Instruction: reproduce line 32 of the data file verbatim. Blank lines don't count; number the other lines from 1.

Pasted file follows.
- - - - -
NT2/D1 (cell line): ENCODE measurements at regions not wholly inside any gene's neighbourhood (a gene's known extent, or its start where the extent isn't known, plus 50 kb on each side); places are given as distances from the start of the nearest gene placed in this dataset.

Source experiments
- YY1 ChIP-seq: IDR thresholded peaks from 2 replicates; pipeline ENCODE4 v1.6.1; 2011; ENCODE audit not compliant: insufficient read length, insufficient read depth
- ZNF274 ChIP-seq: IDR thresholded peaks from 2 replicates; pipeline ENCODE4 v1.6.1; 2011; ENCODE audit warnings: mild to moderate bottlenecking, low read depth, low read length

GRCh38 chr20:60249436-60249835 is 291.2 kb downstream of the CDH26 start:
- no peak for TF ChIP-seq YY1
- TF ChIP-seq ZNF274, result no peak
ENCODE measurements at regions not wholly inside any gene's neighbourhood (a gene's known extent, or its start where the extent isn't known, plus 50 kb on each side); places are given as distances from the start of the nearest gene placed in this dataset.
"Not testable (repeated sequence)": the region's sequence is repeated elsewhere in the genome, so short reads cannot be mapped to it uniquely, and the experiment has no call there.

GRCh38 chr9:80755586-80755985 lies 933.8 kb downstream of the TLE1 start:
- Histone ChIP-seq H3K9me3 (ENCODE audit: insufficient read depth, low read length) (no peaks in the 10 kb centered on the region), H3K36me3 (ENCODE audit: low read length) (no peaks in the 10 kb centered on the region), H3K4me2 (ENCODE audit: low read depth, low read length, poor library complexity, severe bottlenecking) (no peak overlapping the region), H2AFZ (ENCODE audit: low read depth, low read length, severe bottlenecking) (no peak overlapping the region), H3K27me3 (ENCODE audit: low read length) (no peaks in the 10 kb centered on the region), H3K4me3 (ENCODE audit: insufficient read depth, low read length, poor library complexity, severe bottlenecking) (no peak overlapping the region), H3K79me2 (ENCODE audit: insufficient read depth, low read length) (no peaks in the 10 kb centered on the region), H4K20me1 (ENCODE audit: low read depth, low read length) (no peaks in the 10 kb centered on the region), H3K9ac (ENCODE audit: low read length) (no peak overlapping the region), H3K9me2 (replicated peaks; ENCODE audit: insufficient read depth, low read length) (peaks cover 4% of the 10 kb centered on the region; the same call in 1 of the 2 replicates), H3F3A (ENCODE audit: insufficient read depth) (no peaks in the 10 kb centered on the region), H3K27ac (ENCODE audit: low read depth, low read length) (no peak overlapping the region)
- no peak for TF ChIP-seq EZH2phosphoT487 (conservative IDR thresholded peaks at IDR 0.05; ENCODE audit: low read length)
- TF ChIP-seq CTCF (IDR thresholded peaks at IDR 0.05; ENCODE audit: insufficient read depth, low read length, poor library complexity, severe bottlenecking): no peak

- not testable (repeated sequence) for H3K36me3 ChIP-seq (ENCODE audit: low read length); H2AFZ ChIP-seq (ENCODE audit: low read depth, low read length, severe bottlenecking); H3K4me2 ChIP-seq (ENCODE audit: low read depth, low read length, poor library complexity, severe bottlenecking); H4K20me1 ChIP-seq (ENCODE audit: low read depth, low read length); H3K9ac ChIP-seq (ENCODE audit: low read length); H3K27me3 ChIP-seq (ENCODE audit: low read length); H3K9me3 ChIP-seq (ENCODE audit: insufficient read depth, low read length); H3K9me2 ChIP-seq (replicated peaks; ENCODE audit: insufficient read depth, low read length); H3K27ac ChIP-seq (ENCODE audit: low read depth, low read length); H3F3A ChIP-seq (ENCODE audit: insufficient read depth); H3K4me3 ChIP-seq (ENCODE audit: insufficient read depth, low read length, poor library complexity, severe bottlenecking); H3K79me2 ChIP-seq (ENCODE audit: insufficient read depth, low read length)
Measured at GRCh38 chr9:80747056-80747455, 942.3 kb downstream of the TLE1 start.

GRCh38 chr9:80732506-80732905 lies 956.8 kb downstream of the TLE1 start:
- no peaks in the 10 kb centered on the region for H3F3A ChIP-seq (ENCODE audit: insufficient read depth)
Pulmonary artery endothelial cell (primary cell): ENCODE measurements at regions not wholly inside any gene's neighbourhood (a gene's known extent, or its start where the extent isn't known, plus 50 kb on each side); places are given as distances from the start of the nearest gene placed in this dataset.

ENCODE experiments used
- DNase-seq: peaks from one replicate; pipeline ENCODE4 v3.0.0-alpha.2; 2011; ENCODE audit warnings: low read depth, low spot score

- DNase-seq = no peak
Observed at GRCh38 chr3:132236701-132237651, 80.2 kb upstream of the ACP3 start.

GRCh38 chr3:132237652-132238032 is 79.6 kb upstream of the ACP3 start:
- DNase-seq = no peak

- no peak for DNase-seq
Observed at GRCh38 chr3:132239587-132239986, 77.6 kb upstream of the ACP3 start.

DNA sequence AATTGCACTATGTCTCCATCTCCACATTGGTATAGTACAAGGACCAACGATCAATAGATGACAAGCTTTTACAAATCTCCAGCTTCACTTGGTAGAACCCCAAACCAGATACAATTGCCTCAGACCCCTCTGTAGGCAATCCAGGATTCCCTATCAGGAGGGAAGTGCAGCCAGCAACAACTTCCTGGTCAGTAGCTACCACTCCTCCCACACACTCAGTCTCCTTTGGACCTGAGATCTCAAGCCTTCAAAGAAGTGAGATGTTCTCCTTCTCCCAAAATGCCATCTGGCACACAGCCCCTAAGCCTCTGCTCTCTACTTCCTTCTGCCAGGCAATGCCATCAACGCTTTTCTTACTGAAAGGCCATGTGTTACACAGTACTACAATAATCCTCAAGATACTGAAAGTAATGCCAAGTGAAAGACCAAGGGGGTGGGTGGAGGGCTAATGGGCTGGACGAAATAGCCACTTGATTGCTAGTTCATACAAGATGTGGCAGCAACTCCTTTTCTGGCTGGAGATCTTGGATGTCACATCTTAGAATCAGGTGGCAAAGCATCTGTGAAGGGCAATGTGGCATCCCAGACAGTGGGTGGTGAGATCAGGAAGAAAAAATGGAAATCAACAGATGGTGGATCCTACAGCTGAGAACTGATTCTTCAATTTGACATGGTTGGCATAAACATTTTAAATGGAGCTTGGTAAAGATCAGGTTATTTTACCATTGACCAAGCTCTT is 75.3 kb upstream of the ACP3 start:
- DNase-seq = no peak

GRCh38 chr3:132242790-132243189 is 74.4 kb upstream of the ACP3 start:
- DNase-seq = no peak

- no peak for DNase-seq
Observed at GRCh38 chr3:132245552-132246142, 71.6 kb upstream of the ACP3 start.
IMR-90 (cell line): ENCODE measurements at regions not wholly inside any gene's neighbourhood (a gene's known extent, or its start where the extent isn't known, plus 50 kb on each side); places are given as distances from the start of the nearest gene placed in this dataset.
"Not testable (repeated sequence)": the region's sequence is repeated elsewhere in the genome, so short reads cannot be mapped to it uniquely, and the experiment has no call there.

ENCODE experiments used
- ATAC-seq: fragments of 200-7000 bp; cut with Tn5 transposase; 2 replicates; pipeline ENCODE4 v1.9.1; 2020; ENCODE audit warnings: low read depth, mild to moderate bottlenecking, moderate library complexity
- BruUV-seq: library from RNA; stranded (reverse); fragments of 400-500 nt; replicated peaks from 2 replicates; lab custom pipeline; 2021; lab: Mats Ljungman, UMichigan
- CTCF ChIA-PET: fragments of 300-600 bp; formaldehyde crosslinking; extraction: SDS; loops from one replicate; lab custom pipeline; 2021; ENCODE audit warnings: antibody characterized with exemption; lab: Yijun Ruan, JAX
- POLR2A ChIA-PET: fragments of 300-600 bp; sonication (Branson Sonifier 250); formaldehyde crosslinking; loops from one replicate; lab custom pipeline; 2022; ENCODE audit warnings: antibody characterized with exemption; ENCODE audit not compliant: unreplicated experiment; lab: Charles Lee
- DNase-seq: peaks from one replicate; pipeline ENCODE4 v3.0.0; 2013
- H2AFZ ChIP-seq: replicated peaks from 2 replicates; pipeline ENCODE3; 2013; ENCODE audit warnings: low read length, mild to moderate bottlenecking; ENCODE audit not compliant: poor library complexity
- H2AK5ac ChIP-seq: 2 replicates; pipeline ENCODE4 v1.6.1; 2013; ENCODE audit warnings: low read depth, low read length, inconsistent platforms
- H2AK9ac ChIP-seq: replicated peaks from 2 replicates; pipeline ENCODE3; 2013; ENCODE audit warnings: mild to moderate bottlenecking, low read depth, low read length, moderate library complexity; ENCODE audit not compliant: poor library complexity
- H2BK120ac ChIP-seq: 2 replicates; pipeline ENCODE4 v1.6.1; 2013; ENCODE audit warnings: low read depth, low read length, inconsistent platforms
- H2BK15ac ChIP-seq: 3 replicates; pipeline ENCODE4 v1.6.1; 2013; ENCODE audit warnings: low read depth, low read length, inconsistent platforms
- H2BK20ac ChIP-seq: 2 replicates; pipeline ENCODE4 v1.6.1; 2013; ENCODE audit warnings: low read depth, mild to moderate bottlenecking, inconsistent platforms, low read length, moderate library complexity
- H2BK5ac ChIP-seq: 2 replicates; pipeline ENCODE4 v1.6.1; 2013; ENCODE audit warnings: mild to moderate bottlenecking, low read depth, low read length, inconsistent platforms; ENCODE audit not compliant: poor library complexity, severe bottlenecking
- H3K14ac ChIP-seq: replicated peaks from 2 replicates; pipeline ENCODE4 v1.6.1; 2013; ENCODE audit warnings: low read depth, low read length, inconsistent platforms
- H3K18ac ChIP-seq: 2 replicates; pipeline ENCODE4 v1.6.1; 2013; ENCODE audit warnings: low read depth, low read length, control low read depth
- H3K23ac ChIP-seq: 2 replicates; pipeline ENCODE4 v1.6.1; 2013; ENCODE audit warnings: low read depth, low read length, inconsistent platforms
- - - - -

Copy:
Observed at GRCh38 chr3:132245552-132246142, 71.6 kb upstream of the ACP3 start.